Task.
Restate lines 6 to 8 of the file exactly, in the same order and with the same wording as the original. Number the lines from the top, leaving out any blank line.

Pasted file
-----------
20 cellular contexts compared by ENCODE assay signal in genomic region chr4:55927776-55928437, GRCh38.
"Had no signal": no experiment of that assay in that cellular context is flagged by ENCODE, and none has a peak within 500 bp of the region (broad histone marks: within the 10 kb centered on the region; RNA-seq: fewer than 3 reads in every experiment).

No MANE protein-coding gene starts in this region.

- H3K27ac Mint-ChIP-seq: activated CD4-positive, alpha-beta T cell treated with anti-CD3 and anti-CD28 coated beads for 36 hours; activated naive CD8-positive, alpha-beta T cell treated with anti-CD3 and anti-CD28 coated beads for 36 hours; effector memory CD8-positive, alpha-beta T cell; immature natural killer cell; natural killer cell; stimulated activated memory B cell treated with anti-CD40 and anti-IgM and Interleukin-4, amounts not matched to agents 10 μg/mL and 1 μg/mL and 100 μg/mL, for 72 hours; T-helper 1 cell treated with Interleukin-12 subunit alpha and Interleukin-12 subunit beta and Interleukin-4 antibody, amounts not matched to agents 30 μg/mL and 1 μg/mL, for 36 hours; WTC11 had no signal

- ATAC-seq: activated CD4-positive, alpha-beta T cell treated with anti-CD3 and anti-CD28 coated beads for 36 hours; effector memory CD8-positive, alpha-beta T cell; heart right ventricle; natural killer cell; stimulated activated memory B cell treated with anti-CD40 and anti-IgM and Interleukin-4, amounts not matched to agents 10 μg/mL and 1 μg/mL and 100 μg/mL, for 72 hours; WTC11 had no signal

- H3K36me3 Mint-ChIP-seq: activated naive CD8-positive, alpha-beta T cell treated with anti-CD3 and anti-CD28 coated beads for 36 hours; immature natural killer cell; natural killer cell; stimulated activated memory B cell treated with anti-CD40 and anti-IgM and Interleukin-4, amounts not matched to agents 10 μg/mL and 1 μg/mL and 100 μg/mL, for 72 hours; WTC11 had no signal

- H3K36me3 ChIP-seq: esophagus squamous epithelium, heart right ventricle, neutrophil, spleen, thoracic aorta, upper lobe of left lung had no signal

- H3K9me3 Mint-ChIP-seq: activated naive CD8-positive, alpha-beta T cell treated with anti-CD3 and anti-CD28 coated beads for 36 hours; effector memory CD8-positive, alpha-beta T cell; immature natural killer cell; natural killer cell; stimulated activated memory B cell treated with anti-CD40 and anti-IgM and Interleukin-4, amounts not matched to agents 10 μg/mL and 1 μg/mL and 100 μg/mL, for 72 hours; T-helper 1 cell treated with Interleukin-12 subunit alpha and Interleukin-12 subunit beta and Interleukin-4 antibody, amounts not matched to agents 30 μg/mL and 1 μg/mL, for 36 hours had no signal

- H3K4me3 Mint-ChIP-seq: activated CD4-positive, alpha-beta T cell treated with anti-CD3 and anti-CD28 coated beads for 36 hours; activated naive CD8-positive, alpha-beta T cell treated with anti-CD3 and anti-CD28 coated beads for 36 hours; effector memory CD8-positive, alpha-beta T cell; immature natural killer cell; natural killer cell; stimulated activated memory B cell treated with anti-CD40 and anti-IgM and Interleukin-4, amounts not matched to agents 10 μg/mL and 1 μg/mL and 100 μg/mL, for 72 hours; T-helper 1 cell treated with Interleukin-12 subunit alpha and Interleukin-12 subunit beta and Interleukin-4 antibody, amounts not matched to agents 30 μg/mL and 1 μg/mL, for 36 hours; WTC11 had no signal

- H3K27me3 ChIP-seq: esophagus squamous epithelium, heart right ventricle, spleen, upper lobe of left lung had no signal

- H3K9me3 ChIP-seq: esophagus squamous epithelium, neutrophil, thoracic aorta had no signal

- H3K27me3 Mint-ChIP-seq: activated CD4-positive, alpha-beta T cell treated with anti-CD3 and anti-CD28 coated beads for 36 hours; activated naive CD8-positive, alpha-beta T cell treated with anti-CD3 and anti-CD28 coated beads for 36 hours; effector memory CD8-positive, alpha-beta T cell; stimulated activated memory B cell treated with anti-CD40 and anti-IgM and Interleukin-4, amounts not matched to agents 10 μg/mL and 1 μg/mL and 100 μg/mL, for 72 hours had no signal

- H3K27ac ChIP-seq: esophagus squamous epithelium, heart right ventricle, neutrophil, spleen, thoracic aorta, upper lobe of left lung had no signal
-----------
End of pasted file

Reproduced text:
- H3K36me3 Mint-ChIP-seq: activated naive CD8-positive, alpha-beta T cell treated with anti-CD3 and anti-CD28 coated beads for 36 hours; immature natural killer cell; natural killer cell; stimulated activated memory B cell treated with anti-CD40 and anti-IgM and Interleukin-4, amounts not matched to agents 10 μg/mL and 1 μg/mL and 100 μg/mL, for 72 hours; WTC11 had no signal

- H3K36me3 ChIP-seq: esophagus squamous epithelium, heart right ventricle, neutrophil, spleen, thoracic aorta, upper lobe of left lung had no signal

- H3K9me3 Mint-ChIP-seq: activated naive CD8-positive, alpha-beta T cell treated with anti-CD3 and anti-CD28 coated beads for 36 hours; effector memory CD8-positive, alpha-beta T cell; immature natural killer cell; natural killer cell; stimulated activated memory B cell treated with anti-CD40 and anti-IgM and Interleukin-4, amounts not matched to agents 10 μg/mL and 1 μg/mL and 100 μg/mL, for 72 hours; T-helper 1 cell treated with Interleukin-12 subunit alpha and Interleukin-12 subunit beta and Interleukin-4 antibody, amounts not matched to agents 30 μg/mL and 1 μg/mL, for 36 hours had no signal